Who or what can influence and inspire our children as they grow and develop? Who can inspire us as adults and why? How can we support our children to reach their physical potential when there are so many digital temptations to stay inside and on the sofa? What difference can one person make in shaping our children’s decisions about their futures? These were some of the questions I was mulling over last week, before a series of interviews with elite athletes.
‘Safer Internet Day’ will soon be upon us in Britain; a title that always irks me somewhat, mainly because it implies that we can teach children to be safe online in the same way that we might instruct them on matters like road safety. This is an attractive but simplistic analogy, which fails to take into account the expanse and complexity of the online world. It also implies there is a clear cut, evergreen set of rules to follow, and that, once you know them, you’ll be ok. This is far from the case.
The New Year nearly always means having to tolerate conversations about transformative change, resolutions and goal-setting. For those determined to set goals and to meet them, I am full of admiration.
After several texts and nudges from friends, I started watching ‘I am Ruth’ this week, a story about a mother (Ruth) and her daughter, who’s gradual decline in mental health appears to correlate with her excessive phone usage. No wonder I had lots of emails! If you are a regular reader, you will know that I routinely refer to research evidence on whether social media is a friend or foe, its concomitant ability to enhance teen wellbeing and potentially to fuel body dissatisfaction. The latter, we know, can lead (in some cases) to disordered eating behaviours and thoughts.
There is a lot going on in the world and our perspectives (whether we like it or not) are shaped by the news media that we read and hear and the extent to which things resonate in our own lives. In the last week, you’ve likely seen a number of issues which might have stopped you in your parenting tracks and left you puzzled over how best to respond.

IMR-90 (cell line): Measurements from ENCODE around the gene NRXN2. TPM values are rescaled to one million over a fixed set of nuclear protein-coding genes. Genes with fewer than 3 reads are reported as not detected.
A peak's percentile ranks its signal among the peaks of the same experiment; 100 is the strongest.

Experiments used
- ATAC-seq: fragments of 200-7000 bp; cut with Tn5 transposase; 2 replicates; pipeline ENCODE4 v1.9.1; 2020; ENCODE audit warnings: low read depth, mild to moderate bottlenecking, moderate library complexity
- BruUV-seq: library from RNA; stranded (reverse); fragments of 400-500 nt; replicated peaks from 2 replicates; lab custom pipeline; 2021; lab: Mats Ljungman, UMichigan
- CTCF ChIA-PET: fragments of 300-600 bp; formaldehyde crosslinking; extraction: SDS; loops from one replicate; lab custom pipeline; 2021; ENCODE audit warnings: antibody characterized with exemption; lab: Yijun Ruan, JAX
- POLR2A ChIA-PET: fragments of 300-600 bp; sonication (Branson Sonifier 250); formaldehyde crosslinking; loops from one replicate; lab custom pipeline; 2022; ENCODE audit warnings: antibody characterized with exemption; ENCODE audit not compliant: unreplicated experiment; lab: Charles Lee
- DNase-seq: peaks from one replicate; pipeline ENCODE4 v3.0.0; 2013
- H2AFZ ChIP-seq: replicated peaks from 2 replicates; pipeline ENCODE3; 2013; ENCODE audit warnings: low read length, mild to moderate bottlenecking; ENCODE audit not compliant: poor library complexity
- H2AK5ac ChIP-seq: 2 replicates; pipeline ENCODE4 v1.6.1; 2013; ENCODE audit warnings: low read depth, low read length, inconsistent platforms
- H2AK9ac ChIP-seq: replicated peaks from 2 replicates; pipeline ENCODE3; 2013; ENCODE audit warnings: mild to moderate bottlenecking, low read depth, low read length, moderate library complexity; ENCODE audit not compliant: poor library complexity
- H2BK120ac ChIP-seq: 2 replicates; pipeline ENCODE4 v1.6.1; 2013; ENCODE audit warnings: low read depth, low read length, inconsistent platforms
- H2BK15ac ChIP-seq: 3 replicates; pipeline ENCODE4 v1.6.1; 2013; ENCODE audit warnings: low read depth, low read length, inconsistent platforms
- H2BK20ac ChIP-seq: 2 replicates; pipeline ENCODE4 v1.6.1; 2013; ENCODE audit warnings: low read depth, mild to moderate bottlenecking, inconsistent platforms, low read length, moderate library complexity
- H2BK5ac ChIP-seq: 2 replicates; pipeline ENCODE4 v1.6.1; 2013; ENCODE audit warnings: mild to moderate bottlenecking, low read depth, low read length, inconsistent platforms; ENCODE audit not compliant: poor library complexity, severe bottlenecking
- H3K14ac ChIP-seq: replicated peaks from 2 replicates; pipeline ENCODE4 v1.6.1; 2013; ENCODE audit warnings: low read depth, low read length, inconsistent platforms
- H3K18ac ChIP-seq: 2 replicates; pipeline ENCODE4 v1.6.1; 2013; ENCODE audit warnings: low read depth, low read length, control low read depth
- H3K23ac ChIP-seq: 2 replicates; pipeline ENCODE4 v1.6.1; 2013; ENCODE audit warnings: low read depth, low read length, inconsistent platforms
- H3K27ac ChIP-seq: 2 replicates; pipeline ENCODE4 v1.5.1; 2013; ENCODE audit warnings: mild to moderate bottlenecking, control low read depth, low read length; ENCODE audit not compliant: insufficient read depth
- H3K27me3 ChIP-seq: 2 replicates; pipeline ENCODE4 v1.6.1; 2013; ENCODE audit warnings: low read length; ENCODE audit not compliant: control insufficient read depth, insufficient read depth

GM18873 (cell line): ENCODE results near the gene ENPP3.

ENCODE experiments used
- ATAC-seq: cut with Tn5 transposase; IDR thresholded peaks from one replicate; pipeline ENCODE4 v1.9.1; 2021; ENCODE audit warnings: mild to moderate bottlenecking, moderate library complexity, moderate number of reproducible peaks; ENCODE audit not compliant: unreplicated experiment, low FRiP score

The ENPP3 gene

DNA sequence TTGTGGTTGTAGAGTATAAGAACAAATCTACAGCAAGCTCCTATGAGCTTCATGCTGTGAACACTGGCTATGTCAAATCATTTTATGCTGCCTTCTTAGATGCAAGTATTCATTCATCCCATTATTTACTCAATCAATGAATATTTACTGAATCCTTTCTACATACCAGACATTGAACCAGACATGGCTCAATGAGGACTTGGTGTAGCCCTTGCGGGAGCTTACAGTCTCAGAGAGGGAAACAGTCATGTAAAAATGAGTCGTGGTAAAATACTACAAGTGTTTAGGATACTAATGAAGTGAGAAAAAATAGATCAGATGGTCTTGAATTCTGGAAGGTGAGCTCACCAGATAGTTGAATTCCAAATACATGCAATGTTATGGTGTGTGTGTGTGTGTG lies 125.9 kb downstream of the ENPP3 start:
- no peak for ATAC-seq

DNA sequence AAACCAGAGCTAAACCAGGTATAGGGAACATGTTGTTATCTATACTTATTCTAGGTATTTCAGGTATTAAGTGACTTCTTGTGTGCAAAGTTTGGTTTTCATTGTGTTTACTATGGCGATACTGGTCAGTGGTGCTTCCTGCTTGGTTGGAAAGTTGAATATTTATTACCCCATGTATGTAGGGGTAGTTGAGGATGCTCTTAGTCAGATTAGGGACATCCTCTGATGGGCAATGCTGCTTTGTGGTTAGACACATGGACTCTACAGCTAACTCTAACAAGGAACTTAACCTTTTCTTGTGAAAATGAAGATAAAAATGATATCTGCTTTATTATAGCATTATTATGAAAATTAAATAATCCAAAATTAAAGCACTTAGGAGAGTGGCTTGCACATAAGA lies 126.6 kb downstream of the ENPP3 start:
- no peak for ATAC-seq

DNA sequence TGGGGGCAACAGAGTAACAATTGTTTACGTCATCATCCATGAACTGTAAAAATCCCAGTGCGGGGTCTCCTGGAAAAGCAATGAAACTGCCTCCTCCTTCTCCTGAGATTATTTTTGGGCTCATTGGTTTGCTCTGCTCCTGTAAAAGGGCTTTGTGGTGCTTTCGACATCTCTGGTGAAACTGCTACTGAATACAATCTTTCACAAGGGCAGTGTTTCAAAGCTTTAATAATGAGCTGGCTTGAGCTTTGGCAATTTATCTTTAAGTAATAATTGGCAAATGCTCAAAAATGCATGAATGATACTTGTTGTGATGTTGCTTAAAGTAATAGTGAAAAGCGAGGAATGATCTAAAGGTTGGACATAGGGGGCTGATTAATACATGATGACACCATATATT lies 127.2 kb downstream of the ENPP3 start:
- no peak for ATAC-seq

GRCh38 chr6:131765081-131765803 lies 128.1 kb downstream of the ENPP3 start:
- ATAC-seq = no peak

Last week, I was invited to a prize-giving ceremony at my alma mater, a large, single-sex Girls’ Grammar school in Northern Ireland. The occasion was hosted by the school to mark academic achievement and an array of sporting and musical successes.
Last weekend, I had the pleasure of attending a book launch, hosted by leading Consultant Paediatrician, Dr Sophia Mooncey, who is an expert on neurodiversity and author of the recently published: A Parent’s Guide to Autism Diagnosis: what to expect and how to support your child.
You may have noticed that it is Anti-Bullying Week across the UK; a good time to remind ourselves, our families and colleagues that bullying is a problem of pandemic proportions. One third of children (globally) experience bullying in schools (UNESCO, 2019). Bullying isn’t just something that occurs in childhood either; adults can bully one another too – at work, at home and in relationships. It’s pervasive.
Recently, I hosted a webinar with Liz Keable, an expert on ‘metacognition’, where she explained how learning happens and how ‘metacognitive thinking’ can enable learning. Indeed, it is something that can be promoted in our homes and our schools, but more on that later. Liz passionately believes, as do I, that all children are capable of thriving in learning, if we can just (as cheesy as it sounds) locate the right ‘key’ to unlock their potential.
It is not often that I am in a store with both of my teen boys, but the half-term break afforded us an opportunity to do what they loathe more than anything in the world: the chance to shop.